With a mechanical engineering degree from MIT in hand, Dave Lyons was drawn West in the late 1980s by the irresistible energy of Silicon Valley, where new tech enterprises were sprouting like mushrooms.
Today, after two advanced degrees from Stanford, Lyons looks back on a career spent finding technical solutions to confounding human problems. Whether that’s as the lead engineer at Tesla Motors, or working to improve fuel efficiency and safety in commercial trucking, or simply helping people sharpen dull kitchen knives with his latest venture, Lyons is always open to the next challenge as long as it solves a real-world problem.
You joined Tesla Motors as director of engineering in 2004, the year after the company launched, as employee no. 12. What appealed to you about working there?
How could you not want to be part of someone saying they wanted to start the first new car company since DeLorean? And Tesla has exceeded our wildest expectations. We were able to reinvigorate an electric vehicle power train — we didn’t invent it, but basically improved on what was done by GM and a bunch of technologists out of Caltech — and built a business that moved the needle on the auto industry. If you drive around Palo Alto today and see how many Teslas are on the road, that’s incredibly rewarding to me. That was just a glimmer in our team’s eyes when we started.
What was it about working there that made it such an important part of your career?
We got to work on a really challenging technical problem, but more important, we got to work on challenging organizational and business problems. It was Wild West times, where we had incredible influence among ourselves on how to best solve the challenges in front of us. People had a great deal of mutual respect as we each brought strong positive ideas to the table. I gravitate toward environments where technology and business intersect, and hard-working, less egotistical teams are given the freedom to succeed.
Most people spend a lot of time looking for that, and you seem to have found it multiple times in your career.
I’m truly grateful for that, but not every year of my career has been like that. There are years when I realize I’m in downer situations and that it’s time to cut my losses and find the more fertile ground.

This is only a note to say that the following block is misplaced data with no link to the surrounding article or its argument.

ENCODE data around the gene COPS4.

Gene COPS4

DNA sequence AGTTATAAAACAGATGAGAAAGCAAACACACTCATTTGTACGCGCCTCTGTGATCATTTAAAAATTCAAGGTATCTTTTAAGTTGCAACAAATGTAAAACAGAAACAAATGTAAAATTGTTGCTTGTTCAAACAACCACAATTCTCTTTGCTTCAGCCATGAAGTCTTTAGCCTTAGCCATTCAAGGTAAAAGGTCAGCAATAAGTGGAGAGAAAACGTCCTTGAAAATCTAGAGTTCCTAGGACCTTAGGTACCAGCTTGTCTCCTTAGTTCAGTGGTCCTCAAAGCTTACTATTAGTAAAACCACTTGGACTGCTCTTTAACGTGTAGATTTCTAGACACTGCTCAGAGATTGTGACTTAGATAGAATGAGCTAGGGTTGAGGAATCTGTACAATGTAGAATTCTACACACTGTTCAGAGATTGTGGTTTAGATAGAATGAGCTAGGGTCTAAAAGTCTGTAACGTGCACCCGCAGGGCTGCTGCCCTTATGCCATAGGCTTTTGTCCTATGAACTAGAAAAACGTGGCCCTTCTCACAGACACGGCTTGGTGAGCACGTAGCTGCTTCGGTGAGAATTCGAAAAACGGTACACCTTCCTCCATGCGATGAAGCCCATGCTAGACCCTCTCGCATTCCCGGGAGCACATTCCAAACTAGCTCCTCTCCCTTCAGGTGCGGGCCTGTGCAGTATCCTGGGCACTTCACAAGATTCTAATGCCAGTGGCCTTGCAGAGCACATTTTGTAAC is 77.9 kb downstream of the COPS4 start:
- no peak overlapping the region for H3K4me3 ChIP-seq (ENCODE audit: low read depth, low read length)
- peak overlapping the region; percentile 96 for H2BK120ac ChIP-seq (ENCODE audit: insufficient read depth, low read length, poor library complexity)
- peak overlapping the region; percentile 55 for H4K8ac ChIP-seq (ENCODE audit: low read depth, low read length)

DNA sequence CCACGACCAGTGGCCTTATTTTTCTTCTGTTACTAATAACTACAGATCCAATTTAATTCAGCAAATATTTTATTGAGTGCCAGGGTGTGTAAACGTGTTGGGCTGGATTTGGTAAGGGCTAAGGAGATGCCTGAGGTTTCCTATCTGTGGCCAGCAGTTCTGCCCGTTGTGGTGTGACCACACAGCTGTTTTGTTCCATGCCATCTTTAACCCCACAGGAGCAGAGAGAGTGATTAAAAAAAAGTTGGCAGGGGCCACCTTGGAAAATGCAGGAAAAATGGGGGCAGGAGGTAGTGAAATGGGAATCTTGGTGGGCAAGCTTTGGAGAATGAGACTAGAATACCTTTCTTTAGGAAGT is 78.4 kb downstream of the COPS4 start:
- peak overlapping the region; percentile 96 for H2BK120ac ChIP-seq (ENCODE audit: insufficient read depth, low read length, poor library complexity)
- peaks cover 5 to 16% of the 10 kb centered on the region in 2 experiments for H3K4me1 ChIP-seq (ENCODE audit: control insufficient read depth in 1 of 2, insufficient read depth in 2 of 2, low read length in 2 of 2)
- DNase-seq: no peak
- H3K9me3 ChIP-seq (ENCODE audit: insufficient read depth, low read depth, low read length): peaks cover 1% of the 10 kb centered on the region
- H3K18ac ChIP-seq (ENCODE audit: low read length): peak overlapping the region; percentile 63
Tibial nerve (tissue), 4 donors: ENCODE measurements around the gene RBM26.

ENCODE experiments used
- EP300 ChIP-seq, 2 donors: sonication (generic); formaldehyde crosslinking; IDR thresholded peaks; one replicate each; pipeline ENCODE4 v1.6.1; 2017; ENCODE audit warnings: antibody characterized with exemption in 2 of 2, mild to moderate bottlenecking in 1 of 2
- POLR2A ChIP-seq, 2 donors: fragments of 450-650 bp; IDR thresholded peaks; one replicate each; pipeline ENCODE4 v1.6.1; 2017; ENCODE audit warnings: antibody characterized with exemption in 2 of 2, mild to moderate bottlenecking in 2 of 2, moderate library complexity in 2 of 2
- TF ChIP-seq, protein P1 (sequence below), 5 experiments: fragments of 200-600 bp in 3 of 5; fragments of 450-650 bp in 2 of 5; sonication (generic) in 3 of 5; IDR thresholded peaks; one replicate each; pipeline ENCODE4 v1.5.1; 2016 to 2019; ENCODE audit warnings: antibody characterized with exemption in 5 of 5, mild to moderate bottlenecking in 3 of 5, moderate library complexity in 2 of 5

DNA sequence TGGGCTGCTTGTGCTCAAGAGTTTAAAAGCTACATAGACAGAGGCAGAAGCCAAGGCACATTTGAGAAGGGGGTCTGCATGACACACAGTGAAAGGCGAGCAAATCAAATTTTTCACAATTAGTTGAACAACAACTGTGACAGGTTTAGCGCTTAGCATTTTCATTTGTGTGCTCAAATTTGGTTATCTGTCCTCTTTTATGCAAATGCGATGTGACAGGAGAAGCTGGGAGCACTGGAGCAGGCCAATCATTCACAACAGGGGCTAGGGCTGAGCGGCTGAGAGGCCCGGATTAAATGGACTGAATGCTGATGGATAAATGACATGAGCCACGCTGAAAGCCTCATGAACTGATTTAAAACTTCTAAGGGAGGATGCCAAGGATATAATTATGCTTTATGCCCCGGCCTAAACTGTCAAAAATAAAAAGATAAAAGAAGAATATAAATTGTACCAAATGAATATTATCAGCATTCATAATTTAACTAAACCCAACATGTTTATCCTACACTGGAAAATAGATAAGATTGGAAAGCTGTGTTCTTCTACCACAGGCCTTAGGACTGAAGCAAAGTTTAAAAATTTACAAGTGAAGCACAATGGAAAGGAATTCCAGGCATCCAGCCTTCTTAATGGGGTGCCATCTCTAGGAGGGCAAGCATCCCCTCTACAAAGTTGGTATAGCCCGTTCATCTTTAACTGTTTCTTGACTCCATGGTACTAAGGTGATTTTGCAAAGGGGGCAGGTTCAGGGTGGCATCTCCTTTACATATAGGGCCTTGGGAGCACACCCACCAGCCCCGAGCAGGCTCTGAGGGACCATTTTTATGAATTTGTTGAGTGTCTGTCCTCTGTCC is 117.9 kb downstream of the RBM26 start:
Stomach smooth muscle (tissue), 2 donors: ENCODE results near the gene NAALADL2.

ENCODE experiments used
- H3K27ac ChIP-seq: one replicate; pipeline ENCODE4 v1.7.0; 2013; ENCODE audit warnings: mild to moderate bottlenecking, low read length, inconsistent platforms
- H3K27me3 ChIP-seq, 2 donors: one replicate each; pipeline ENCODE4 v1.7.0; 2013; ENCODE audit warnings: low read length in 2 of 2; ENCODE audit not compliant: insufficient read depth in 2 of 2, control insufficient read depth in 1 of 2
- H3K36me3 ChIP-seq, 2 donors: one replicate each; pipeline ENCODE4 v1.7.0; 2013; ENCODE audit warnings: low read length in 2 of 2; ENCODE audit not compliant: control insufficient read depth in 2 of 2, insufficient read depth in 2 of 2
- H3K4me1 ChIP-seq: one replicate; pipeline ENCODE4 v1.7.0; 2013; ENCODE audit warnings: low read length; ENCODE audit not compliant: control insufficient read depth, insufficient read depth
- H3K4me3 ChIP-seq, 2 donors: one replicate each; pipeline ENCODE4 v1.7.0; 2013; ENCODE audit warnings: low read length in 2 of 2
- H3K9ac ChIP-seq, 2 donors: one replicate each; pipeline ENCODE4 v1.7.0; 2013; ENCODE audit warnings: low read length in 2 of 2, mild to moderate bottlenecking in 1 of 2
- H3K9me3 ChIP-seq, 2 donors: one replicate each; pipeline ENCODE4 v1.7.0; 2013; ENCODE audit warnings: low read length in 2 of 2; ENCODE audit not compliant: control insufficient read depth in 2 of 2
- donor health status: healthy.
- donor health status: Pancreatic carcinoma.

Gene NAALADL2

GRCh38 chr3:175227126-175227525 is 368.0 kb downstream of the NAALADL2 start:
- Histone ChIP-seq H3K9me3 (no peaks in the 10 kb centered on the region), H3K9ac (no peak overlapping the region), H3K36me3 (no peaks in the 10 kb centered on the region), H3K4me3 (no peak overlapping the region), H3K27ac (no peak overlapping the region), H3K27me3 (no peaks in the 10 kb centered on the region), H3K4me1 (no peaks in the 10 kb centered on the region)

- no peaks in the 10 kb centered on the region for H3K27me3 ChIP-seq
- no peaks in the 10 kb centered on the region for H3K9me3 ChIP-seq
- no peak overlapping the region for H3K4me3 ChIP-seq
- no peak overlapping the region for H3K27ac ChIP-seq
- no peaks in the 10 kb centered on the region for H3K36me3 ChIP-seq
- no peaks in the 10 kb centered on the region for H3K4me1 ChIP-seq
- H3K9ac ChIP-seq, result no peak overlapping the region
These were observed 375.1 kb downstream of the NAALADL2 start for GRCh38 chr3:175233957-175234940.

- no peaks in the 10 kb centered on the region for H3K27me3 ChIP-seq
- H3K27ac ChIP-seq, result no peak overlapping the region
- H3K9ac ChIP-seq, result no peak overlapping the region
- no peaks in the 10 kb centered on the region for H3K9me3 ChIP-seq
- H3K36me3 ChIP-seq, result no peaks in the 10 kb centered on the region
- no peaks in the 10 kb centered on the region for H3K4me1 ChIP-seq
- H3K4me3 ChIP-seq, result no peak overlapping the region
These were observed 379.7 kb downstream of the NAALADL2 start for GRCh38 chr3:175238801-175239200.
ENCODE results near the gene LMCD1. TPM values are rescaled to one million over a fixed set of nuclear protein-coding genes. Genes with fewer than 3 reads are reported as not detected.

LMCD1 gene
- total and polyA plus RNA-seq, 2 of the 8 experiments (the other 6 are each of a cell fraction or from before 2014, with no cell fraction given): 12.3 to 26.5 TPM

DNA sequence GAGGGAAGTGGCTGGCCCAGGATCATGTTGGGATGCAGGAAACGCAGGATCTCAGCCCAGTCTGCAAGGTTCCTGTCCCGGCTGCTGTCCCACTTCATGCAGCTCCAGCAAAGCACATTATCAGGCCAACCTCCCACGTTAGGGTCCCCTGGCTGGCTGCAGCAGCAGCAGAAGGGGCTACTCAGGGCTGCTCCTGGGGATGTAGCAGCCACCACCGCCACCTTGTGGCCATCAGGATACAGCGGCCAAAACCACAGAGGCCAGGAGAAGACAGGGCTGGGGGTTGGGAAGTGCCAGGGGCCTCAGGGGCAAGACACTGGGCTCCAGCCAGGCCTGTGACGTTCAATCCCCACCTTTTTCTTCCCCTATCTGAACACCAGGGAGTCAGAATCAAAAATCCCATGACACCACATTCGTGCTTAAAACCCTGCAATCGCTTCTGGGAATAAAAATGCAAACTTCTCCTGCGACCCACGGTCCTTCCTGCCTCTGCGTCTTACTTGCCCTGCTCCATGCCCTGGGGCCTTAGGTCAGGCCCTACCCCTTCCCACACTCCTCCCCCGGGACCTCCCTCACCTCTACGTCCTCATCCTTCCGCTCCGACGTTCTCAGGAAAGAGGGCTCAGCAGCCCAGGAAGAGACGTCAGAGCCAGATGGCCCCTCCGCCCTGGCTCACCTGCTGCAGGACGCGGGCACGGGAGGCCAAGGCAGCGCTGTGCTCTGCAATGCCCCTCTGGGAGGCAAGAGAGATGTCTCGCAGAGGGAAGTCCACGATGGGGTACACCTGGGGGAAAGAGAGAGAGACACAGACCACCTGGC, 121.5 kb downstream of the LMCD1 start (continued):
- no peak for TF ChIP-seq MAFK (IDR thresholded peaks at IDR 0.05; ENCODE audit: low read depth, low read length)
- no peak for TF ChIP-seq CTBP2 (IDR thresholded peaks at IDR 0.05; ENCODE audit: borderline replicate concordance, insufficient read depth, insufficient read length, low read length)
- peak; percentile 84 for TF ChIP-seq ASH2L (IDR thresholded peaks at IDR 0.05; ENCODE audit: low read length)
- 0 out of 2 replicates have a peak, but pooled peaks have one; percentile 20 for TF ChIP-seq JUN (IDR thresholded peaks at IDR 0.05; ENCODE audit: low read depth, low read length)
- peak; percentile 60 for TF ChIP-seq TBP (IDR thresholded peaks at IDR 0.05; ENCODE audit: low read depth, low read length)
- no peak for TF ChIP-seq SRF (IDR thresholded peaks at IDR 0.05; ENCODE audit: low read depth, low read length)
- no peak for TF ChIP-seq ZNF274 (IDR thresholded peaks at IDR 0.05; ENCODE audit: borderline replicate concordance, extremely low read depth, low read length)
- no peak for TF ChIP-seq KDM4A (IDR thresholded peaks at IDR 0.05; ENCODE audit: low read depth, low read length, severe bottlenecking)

You seem like a quintessential East Coast/New England guy. What originally brought you West, and why did you stay?
I wanted to be where things were happening. In the 1980s at MIT there was a pursuit of excellence, but with an academic flavor. I felt as if the school was there to breed the best academics for the future. Stanford always felt like the promised land. It was focused on entrepreneurship and growing of businesses and industry.
You’d been out of college for almost a decade by the time you arrived at Stanford GSB. Why’d you decide to pursue an MBA?
In the 1990s, I was rising up the management at IDEO through its meteoric rise. I was like a kid in a candy store with all the great opportunities I was being offered. Each year, I thought about heading back to get my MBA, but I kept deciding to wait another year because I didn’t want to miss out on the cool opportunities in front of me at IDEO. By 1998, the dot-com boom was in full force and I had accomplished most of what I’d hoped for, so I decided it was time.
Looking back on your time at Stanford, were there any specific experiences, books, or professors that stand out now as being particularly influential?
Professor David Beach ran the Product Realization Laboratory at Stanford. His passion for engineering, manufacturing, and product design are unsurpassed. His nonjudgmental enthusiasm was infectious, and his boundless energy toward teaching the methodologies are things that I employ in my life today. I have never found anyone quite as encouraging to take risk and to continue to persevere on the challenges you face in designing world-class products.
Resharp, your latest venture, turns the old-fashioned grinding-wheel business of knife sharpening into a tech business. Why did you jump into that?
It’s a classic value proposition. Everybody has knives, and they all go dull sooner or later. Most people have no idea how to get them sharpened properly, and if they do it’s a chore. When I was shown the business opportunity, I said, “Gosh, this is an easy problem to solve with machine tool technology.” Imagine being able to take your knives to a hardware store or grocery store and have them sharpened on the spot, any time, on demand, and 10 minutes later walk away with factory-sharp knives. The skilled tradespeople out there are charging about a dollar an inch to sharpen a knife. That means sharpening a knife costs between 5 and 10 bucks. The marginal cost for a machine to do it is pennies. We can create a really nice customer solution with a high value proposition, and maybe even charge less. So there’s a huge profit component to that. It’s a win for the customers, a win for the retailers, and a win for the company that manufactures the machine.